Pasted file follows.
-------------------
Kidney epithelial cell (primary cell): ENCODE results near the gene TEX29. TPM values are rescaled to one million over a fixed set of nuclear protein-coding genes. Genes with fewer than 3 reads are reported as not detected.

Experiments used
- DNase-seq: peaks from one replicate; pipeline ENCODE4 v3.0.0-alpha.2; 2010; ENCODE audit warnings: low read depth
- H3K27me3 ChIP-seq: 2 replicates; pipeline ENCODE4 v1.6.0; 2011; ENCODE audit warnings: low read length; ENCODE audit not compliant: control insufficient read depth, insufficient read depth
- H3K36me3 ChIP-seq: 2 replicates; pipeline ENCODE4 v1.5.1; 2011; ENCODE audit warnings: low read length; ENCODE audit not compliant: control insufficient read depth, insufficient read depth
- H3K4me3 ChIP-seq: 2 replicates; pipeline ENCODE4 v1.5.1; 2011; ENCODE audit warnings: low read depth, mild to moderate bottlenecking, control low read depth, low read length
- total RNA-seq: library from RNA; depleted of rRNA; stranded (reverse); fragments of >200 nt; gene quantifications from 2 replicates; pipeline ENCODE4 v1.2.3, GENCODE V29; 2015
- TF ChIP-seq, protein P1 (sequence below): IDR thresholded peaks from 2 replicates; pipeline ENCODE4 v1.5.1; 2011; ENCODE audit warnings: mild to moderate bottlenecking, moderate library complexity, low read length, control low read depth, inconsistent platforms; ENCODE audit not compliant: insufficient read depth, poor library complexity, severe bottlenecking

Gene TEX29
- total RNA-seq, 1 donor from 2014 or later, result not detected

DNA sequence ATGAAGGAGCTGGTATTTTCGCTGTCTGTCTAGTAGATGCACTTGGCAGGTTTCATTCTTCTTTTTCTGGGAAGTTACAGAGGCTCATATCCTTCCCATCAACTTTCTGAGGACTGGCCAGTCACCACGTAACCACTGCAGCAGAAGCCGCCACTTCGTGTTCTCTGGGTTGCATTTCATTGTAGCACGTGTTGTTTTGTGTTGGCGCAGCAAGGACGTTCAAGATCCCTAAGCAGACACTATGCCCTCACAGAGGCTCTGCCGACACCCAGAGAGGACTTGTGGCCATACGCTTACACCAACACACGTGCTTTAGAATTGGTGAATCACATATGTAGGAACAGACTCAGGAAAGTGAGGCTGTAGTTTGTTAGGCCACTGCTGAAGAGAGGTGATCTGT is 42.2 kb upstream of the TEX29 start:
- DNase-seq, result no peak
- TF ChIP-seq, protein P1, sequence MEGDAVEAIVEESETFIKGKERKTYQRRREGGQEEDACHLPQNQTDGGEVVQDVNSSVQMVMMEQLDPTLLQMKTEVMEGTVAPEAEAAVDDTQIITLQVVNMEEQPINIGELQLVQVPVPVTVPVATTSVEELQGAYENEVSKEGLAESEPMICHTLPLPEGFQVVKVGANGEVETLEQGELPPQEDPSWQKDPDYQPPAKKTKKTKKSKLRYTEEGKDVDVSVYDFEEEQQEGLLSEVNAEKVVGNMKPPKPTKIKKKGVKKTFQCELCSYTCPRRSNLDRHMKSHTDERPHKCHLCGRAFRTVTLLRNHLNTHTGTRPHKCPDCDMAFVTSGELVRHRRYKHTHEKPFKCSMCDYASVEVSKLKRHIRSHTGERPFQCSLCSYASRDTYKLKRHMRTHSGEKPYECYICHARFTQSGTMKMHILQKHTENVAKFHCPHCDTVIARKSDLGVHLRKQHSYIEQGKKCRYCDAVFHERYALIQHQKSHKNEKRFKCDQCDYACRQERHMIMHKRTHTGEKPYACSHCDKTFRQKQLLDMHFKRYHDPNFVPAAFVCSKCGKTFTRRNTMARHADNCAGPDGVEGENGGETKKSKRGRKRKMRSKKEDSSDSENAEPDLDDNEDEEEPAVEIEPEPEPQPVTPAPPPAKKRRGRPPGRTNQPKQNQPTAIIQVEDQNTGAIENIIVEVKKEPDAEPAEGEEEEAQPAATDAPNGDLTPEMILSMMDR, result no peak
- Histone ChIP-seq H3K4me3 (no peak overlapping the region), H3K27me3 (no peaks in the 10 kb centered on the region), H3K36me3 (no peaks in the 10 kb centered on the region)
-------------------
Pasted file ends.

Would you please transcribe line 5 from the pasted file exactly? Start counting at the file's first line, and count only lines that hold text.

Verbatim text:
- H3K36me3 ChIP-seq: 2 replicates; pipeline ENCODE4 v1.5.1; 2011; ENCODE audit warnings: low read length; ENCODE audit not compliant: control insufficient read depth, insufficient read depth